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Better fitness is independently associated with lower diabetes risk, study finds

Researchers from the Department of Medicine at the University of Minnesota, in collaboration with a cohort of other American scientists, have studied whether fitness level plays a role in the risk for prediabetes and type 2 diabetes among young adults.
The study findings from the Coronary Artery Risk Development in Young Adults (CARDIA), published in the journal Diabetologia, shed light on the association between cardiorespiratory fitness (CRF) and the development of prediabetes or diabetes.
Continued fitness has been shown in previous studies to improve components of the metabolic syndrome such as reducing triglycerides, fasting glucose, waist circumference and achieving better HDL cholesterol levels.
In this study, Lisa S. Chow and her colleagues hypothetised that higher fitness levels would be associated with reduced risk for the incidence of prediabetes and diabetes by middle age.
The multicentre cohort study, which began in 1985-1986 and recruited healthy black and white women and men aged 18-30 years from four different US communities, documented the development of prediabetes/diabetes over 25 years.
The research scientists assessed fitness (CRF) using treadmill exercise duration at baseline (year 0: age 18-30 years), in early adulthood (year 7: age 25-37 years), and again at middle age (year 20: age 38-50 years), and followed the participants’ diabetes status over time.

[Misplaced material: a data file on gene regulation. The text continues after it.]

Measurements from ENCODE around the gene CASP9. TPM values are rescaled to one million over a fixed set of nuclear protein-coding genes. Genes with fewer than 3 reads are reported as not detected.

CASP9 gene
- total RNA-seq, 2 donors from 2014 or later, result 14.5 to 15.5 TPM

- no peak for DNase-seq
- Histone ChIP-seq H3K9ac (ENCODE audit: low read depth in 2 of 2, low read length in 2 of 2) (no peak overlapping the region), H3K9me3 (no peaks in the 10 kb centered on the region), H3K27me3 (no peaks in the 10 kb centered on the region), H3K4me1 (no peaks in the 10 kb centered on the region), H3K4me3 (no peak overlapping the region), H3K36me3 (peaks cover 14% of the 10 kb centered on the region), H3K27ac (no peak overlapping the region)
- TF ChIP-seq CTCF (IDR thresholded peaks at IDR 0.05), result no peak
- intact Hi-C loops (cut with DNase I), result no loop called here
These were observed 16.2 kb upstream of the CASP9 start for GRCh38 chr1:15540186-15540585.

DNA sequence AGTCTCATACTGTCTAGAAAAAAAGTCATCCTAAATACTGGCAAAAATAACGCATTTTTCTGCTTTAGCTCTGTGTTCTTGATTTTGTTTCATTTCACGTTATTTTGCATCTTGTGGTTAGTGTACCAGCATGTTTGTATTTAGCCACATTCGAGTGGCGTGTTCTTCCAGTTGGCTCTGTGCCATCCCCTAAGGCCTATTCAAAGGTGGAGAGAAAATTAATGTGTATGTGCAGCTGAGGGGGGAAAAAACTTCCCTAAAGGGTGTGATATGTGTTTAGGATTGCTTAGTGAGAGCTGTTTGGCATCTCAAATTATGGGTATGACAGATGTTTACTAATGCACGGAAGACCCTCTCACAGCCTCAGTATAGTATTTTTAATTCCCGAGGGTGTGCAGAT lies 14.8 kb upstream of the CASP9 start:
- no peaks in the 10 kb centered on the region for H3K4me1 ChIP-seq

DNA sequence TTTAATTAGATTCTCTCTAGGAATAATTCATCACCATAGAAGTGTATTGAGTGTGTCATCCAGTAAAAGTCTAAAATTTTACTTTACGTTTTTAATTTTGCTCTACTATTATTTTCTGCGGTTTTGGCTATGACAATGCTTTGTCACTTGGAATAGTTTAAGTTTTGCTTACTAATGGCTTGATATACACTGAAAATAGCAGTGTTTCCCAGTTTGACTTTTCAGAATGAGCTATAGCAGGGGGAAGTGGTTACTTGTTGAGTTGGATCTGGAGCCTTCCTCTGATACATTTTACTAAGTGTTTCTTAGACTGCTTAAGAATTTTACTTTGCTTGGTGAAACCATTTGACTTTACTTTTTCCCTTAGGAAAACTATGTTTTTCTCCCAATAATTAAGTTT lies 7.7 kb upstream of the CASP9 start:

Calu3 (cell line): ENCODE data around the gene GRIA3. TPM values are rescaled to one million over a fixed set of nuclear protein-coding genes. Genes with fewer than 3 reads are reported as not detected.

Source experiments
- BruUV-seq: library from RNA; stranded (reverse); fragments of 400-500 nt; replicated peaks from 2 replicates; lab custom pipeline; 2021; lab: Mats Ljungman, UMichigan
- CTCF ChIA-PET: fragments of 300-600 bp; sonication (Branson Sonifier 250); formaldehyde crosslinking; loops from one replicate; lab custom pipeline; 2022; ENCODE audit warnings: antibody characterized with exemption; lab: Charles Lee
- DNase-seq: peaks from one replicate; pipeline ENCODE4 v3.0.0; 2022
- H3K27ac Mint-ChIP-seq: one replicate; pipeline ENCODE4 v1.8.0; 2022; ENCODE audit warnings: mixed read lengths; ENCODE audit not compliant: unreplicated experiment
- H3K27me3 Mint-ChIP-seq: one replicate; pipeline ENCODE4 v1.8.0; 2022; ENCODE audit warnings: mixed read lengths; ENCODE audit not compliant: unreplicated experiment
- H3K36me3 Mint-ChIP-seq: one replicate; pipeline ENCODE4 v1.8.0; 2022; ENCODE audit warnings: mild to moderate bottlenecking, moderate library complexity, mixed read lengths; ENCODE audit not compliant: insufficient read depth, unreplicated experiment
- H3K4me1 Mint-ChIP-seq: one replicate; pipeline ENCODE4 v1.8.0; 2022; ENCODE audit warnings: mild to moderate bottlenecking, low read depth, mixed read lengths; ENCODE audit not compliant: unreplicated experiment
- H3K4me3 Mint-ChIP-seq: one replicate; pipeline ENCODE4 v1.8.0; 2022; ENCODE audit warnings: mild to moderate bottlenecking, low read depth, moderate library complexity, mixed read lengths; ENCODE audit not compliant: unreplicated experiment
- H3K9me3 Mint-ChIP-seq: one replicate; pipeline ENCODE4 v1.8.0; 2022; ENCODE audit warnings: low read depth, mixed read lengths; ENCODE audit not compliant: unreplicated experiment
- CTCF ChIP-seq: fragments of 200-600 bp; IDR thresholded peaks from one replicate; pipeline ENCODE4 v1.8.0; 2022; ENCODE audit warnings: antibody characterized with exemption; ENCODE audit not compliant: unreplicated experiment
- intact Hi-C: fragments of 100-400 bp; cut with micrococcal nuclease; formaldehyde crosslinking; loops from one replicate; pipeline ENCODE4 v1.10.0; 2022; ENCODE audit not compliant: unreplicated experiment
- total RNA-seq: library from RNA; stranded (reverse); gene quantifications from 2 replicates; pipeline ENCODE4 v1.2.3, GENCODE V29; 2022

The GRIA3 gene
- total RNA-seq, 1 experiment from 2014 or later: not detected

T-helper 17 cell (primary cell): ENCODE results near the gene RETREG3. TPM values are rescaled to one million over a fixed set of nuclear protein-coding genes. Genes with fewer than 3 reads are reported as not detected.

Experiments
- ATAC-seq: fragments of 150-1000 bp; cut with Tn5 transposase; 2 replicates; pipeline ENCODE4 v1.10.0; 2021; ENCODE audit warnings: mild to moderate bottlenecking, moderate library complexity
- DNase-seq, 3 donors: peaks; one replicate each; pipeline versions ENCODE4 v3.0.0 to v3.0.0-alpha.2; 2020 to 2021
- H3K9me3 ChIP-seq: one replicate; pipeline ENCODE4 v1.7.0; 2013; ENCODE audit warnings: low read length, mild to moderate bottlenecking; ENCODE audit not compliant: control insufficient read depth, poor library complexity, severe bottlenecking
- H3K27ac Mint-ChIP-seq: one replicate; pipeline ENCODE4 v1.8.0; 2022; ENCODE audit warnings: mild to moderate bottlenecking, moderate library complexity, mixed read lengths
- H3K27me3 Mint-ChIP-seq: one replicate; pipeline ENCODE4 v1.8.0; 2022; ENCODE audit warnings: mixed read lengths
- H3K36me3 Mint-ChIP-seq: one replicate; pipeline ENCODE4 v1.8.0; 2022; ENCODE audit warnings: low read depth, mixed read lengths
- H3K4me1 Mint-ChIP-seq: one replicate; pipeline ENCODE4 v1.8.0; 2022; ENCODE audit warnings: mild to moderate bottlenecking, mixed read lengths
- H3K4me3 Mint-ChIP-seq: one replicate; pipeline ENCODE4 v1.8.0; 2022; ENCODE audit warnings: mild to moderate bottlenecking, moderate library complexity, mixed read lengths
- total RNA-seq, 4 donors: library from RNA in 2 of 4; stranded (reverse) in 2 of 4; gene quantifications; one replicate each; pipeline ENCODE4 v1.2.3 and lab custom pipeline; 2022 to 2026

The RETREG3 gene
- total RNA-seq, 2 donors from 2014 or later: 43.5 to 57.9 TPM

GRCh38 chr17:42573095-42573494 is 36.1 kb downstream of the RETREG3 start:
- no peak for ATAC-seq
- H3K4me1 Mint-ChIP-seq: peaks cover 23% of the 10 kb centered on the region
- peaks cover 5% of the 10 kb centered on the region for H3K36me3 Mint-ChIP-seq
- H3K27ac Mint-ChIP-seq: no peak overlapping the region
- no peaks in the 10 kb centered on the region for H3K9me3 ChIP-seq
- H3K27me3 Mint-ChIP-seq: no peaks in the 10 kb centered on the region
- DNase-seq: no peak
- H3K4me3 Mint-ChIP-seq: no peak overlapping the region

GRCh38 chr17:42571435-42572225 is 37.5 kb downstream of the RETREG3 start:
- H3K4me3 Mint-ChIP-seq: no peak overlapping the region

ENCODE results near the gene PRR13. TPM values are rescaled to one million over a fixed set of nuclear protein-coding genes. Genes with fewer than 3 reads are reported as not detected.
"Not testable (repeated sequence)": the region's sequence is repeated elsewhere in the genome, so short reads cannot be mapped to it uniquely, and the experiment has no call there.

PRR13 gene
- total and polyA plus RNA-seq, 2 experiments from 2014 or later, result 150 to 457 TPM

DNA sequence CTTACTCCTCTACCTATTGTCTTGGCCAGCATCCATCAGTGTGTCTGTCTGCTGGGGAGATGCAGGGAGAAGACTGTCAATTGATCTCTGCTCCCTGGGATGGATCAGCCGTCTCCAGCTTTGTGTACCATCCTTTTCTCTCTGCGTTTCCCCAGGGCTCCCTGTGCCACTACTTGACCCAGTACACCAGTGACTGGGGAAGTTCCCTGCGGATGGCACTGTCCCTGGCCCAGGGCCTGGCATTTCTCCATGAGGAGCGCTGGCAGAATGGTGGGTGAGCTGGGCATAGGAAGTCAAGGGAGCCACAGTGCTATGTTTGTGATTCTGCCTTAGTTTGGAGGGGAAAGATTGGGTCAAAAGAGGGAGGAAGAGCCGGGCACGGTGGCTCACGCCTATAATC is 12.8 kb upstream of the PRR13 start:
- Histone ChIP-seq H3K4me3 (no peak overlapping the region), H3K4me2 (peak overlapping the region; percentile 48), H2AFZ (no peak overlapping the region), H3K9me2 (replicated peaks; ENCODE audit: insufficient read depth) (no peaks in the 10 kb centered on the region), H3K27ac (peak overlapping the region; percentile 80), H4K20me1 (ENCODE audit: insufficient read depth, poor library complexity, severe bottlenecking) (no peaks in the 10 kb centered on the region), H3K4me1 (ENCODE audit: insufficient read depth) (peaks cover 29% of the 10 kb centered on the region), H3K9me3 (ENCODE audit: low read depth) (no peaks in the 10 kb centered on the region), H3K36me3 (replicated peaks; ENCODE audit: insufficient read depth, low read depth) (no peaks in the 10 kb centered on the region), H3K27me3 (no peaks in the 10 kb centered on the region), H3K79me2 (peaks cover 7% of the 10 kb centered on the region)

Participants were classified as having prediabetes on the basis of a fasting glucose level at 100-125 mg/dL (5.6-6.9 mmol/L), 2-hour oral glucose tolerance test value of 140-199 mg/dL (7.8-11.0 mmol/L) or 5.7%-6.4% (39-46 mmol/mol) HbA1c value.
The development of diabetes was defined as having a fasting glucose level ≥ 126 mg/dL (7.0 mmol/L), 2-hour glucose tolerance test value ≥ 200 mg/dL (more than 11.0 mmol/L) or an HbA1c value greater than 6.5% (47.5 mmol/mol).
The results were adjusted for age, ethnicity, gender, field centre, time-dependent CRF, time-dependent BMI, and year zero lifestyle factors including smoking, energy intake, alcohol intake, education, blood pressure, hypertension medication, as well as LDL and HDL cholesterol levels.
By year 25, 44.5 per cent (1941) of participants had developed prediabetes and 11.5 per cent (505) of participants had developed diabetes.
The researchers found that those who developed prediabetes or diabetes were more likely to be male, drinking daily, overeating, taking blood pressure medication, smoke, have a higher body weight, BMI, waist circumference, blood pressure reading and LDL level.
Nevertheless, even after adjustment for these differences, higher fitness levels in participants examined from young adulthood to middle age was associated with lower risk for developing incident prediabetes or diabetes.
Researchers believe that fitness improved the participants’ risk profile by preventing the accumulation of visceral fat, which is an important metabolic risk factor, and by helping to bring down low-grade systemic inflammation associated with type 2 diabetes.
Overall, these findings suggest that there is much more to cardiometabolic risk than body weight and that one vitally component to health regardless of body weight is maintaining a decent fitness level through long-term physical activity.

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